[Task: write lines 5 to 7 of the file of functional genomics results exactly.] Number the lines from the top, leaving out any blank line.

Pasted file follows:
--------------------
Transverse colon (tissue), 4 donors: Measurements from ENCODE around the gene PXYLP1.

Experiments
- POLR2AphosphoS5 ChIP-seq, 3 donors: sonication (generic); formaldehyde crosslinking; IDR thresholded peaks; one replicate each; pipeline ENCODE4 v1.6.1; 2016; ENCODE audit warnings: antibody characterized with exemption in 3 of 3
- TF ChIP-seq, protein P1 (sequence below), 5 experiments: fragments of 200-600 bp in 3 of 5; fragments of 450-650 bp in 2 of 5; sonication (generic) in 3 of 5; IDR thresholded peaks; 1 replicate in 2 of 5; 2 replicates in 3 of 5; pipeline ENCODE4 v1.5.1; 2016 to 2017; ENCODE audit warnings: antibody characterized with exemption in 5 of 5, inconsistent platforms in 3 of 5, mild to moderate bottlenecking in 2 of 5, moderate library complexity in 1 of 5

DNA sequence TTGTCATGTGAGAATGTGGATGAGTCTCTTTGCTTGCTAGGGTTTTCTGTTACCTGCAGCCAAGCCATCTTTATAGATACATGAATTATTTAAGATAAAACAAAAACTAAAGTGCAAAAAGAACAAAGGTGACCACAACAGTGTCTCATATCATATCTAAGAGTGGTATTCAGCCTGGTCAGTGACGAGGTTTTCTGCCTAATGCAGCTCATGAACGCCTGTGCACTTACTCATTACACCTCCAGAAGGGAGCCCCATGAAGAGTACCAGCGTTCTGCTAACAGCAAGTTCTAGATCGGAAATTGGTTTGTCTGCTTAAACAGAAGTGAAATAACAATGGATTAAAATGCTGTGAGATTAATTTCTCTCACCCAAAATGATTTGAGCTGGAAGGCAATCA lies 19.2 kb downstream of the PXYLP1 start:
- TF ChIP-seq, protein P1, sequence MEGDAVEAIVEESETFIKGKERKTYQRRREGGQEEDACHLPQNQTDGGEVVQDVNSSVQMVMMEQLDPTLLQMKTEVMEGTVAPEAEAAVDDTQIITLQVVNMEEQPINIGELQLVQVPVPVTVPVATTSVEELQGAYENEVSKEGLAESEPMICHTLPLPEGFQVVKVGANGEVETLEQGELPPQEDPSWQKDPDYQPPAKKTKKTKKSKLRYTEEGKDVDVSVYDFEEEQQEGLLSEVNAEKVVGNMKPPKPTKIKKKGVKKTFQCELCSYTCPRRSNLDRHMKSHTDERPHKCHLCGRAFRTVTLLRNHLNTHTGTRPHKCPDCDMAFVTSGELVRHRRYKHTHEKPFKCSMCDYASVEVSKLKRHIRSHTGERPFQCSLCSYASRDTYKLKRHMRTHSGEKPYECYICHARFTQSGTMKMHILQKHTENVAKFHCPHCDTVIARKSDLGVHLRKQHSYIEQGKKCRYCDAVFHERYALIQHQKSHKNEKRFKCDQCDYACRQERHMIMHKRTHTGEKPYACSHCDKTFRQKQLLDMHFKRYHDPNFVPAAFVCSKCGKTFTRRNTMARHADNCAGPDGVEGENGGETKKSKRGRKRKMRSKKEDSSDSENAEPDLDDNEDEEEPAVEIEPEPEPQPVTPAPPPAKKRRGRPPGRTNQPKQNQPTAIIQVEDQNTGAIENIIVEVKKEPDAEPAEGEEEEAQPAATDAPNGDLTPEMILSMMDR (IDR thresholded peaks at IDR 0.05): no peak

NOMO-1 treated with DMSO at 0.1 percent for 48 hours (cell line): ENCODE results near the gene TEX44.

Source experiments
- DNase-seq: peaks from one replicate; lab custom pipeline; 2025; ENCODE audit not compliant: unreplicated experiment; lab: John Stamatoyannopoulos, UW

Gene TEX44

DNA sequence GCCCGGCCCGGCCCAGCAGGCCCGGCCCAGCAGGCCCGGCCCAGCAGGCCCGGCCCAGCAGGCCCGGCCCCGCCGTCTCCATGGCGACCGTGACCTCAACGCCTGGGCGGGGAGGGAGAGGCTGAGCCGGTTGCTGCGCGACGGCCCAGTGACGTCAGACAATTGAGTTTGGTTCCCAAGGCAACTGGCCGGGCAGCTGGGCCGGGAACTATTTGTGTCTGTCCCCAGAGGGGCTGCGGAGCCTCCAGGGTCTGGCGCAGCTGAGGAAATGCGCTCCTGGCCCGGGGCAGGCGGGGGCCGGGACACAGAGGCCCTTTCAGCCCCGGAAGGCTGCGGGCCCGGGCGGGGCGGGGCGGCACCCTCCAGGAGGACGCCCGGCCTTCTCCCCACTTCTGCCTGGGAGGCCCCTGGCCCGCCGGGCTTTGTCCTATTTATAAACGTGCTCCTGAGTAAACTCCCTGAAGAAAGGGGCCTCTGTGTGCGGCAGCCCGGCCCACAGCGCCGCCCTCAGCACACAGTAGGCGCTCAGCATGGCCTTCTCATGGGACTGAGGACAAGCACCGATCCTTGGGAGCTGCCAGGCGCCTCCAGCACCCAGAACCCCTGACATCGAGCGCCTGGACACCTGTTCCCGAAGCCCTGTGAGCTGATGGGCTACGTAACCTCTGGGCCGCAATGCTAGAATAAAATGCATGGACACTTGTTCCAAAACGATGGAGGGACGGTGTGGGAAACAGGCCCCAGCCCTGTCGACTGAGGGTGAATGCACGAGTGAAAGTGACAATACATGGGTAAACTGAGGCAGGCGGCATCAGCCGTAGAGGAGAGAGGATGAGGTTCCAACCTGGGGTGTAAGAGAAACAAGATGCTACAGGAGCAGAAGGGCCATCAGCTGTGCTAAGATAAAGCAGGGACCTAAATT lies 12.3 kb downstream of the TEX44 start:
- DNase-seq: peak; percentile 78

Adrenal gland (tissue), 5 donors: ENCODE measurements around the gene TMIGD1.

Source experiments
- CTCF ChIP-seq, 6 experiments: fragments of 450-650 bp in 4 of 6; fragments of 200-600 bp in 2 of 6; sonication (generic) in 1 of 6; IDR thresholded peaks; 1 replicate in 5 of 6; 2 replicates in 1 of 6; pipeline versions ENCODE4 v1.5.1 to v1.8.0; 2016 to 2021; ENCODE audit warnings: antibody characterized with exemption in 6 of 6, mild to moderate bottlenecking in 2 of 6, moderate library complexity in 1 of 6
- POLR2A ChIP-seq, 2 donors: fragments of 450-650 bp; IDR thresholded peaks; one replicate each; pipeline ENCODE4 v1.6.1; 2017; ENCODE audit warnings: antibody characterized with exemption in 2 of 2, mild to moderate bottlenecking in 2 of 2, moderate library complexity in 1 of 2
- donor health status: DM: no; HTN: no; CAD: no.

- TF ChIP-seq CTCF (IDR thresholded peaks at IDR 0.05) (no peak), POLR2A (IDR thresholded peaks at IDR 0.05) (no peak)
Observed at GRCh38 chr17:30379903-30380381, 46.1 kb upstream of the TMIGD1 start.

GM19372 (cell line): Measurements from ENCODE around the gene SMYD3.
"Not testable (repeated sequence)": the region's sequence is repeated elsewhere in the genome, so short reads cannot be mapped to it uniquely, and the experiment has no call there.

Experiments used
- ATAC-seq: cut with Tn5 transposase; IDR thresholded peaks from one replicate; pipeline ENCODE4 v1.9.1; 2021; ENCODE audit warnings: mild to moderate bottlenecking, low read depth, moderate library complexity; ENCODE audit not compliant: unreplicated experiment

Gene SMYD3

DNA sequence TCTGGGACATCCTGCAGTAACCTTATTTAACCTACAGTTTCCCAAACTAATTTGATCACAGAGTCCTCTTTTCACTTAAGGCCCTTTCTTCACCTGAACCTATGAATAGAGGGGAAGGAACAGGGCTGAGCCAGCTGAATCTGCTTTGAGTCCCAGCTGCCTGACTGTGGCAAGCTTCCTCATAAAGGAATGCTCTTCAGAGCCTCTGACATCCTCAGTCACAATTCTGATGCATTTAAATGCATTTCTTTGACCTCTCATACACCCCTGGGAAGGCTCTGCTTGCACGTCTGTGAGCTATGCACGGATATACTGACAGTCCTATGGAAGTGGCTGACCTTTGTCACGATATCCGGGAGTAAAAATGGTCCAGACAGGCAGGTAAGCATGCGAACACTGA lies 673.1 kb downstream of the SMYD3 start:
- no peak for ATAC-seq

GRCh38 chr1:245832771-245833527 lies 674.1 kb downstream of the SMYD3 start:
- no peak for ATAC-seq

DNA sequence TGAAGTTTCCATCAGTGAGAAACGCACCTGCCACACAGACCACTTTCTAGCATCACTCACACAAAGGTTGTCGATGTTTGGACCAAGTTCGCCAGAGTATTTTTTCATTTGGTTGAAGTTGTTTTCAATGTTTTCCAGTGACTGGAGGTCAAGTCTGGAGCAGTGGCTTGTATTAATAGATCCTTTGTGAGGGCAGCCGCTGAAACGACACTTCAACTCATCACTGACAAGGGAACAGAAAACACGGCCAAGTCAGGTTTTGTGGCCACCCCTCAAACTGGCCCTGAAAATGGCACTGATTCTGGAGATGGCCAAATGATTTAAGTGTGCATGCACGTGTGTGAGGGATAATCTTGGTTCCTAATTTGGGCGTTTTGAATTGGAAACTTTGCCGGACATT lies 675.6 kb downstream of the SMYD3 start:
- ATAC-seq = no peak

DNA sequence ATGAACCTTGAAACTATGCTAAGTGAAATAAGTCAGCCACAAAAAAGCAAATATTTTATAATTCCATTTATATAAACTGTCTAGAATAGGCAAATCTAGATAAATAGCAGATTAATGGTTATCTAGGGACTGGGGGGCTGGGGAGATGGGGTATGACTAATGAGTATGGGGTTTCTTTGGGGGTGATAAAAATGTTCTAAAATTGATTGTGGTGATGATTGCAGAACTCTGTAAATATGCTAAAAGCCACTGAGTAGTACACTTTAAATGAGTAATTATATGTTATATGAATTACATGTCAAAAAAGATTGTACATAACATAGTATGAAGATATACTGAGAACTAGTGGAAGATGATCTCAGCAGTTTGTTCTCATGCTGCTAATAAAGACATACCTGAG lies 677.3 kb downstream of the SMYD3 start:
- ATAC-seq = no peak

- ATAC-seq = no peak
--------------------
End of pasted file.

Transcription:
DNA sequence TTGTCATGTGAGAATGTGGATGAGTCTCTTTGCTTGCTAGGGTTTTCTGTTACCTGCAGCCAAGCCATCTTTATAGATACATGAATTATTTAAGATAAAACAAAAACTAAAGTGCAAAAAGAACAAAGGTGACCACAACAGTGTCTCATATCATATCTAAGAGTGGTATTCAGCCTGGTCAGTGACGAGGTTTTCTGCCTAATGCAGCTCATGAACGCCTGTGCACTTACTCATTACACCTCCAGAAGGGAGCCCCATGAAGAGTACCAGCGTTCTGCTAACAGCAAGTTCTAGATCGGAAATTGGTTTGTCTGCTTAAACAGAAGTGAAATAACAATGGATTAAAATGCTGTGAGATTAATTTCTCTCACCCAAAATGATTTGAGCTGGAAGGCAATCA lies 19.2 kb downstream of the PXYLP1 start:
- TF ChIP-seq, protein P1, sequence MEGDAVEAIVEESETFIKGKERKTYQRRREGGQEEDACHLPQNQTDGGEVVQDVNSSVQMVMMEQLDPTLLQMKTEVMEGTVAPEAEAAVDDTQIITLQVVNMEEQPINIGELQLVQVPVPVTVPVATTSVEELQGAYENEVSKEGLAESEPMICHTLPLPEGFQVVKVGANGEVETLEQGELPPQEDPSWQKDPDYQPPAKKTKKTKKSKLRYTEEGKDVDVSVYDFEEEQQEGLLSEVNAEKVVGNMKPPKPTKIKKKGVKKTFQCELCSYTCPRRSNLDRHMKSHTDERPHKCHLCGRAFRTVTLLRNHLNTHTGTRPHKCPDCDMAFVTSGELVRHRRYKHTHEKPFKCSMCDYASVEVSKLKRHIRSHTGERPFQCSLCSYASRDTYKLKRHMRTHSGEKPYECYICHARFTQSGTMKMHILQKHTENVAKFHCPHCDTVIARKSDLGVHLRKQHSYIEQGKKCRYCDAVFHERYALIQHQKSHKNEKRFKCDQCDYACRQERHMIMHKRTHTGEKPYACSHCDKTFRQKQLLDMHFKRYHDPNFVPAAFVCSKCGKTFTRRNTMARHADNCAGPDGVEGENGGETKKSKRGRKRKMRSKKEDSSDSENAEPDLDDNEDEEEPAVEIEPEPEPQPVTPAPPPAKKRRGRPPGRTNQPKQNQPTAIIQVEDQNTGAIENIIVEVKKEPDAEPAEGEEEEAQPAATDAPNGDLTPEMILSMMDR (IDR thresholded peaks at IDR 0.05): no peak

NOMO-1 treated with DMSO at 0.1 percent for 48 hours (cell line): ENCODE results near the gene TEX44.